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The U.S. District Judge presiding over all federal Abilify lawsuits has directed the parties to meet again with a Settlement Master this week, in an attempt to resolve three compulsive gambling cases that are set for trials beginning in June.
There are currently more than 800 product liability lawsuits pending in the federal court system against Bristol-Myers Squibb and Otsuka Pharmaceuticals, each raising similar allegations that the drug makers failed to adequately warn about the risk of compulsive behavior problems with Abilify.
A series of three “bellwether” trials are expected to begin on June 18, August 6 and 27, to help the parties gauge how juries may respond to certain facts and evidence that are likely to be repeated throughout the cases, which are centralized before U.S. District Judge Casey Rodgers in the Northern District of Florida as part of a federal multidistrict litigation (MDL).
While the outcomes of these early trial dates will not be binding on other claims, they are being closely watched and may influence Abilify settlement negotiations required to avoid the need for hundreds of individual cases to go before juries nationwide.
In an order (PDF) issued on April 25, Judge Rodgers ordered a committee of lawyers involved in the litigation to meet again tomorrow morning with Settlement Master Cathy Yanni, to continue recent efforts to resolve the three cases set for trial.
Judge Rodgers appointed Yanni as Settlement Master in February 2017, following a recommendation by the parties.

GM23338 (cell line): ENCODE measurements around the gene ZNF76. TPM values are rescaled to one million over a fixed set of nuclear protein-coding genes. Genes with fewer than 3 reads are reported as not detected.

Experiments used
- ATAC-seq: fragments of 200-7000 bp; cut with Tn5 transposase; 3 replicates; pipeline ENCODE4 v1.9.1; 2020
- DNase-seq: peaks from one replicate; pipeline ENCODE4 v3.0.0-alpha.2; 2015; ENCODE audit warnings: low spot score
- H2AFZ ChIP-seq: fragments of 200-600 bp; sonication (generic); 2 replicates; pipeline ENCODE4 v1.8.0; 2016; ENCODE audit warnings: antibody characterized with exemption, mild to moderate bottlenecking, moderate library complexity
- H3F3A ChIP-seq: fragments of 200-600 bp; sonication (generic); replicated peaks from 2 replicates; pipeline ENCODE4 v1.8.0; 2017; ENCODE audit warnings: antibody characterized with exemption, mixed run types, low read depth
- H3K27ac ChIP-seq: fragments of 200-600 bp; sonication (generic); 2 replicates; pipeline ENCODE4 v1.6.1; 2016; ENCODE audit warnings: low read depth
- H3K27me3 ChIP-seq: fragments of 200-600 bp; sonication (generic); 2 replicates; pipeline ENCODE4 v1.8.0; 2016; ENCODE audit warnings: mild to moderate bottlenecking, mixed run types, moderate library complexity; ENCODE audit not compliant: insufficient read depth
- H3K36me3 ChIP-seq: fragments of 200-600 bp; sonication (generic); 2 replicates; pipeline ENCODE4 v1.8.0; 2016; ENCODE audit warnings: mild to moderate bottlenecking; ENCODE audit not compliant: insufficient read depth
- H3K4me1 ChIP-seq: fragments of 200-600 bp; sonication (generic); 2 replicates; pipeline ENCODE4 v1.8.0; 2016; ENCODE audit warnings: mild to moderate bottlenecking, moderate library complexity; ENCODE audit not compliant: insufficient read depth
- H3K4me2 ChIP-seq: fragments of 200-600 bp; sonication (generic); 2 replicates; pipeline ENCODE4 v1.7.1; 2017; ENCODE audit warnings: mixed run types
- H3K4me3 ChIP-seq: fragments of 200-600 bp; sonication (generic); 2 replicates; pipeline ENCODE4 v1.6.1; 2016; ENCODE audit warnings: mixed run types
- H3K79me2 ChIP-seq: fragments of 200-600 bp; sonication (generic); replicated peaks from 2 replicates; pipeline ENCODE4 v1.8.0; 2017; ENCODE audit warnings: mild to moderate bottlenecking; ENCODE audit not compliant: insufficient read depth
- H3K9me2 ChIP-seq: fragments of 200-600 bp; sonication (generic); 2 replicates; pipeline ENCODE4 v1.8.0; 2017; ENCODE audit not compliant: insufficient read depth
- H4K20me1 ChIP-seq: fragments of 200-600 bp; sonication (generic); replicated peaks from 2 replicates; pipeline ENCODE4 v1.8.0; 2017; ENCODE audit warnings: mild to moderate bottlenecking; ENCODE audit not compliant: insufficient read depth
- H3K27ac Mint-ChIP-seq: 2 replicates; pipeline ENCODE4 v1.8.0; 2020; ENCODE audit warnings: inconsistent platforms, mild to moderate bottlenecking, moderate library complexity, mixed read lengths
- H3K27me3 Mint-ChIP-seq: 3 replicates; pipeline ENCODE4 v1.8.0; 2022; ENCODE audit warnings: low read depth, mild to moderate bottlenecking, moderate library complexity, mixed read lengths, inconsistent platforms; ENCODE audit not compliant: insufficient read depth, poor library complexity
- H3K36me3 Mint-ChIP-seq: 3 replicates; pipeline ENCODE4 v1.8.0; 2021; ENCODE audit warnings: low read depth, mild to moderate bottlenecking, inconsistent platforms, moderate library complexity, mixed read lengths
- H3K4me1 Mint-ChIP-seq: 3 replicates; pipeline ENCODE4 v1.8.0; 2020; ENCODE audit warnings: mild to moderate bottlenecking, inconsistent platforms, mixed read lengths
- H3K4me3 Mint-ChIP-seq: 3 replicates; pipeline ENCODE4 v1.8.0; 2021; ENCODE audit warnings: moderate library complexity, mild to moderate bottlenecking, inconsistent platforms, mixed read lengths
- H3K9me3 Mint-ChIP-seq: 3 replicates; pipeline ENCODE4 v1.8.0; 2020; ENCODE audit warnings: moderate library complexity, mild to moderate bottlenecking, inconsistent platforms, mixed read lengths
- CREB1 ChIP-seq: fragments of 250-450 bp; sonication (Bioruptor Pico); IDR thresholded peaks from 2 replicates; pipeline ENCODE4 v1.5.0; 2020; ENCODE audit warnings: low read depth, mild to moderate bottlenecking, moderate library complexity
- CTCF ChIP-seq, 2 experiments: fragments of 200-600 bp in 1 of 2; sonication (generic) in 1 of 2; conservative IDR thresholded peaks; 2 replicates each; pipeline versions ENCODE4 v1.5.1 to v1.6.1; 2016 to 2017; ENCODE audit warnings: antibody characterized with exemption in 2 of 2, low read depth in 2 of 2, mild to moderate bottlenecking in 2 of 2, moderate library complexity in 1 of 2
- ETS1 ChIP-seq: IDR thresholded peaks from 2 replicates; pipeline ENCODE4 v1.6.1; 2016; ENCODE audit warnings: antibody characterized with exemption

Ultimately, if the drug makers fail to settle Abilify cases pending in the MDL, or otherwise resolve the litigation, each case currently pending before Judge Rodgers may be remanded back to U.S. District Courts nationwide for a separate trial over claims that users suffered damages due to compulsive gambling additions that emerged shortly after starting use of the drug or increasing the dose.
Abilify Gambling Risk
Abilify (ariprazole) is one of the top-selling brand name medications on the market in the United States, generating sales in excess of $6 billion per year. It was introduced in 2002 for treatment of schizophrenia, bipolar disorder and other major depressive disorders, but is also widely used to treat irritability, aggression, mood swings and other behavior issues.
In May 2016, the FDA required the drug makers to update the warning label to provide information for users and doctors about the potential Abilify risk of gambling, compulsive shopping and other compulsive activities. The regulatory agency noted that a large number of adverse event reports have been received from users describing uncontrollable urges to gamble, shop, eat or engage in sexual activity.
Although warnings about the potential link between Abilify and compulsive behavior was previously provided to medical providers and users in several other countries, the drug makers did not provide the same warnings in the United States until May 2016.
Plaintiffs indicate that they may have avoided devastating consequences from Abilify impulsivity if warnings had been provided about the importance of monitoring for signs of uncontrollable urges to gamble or engage in other damaging behaviors.
As a result of the lack of warnings, plaintiffs indicate that they have suffered severe gambling losses, irreparable damage to their reputation, employment and family relationships, as well as general damage to their financial security and overall quality of life.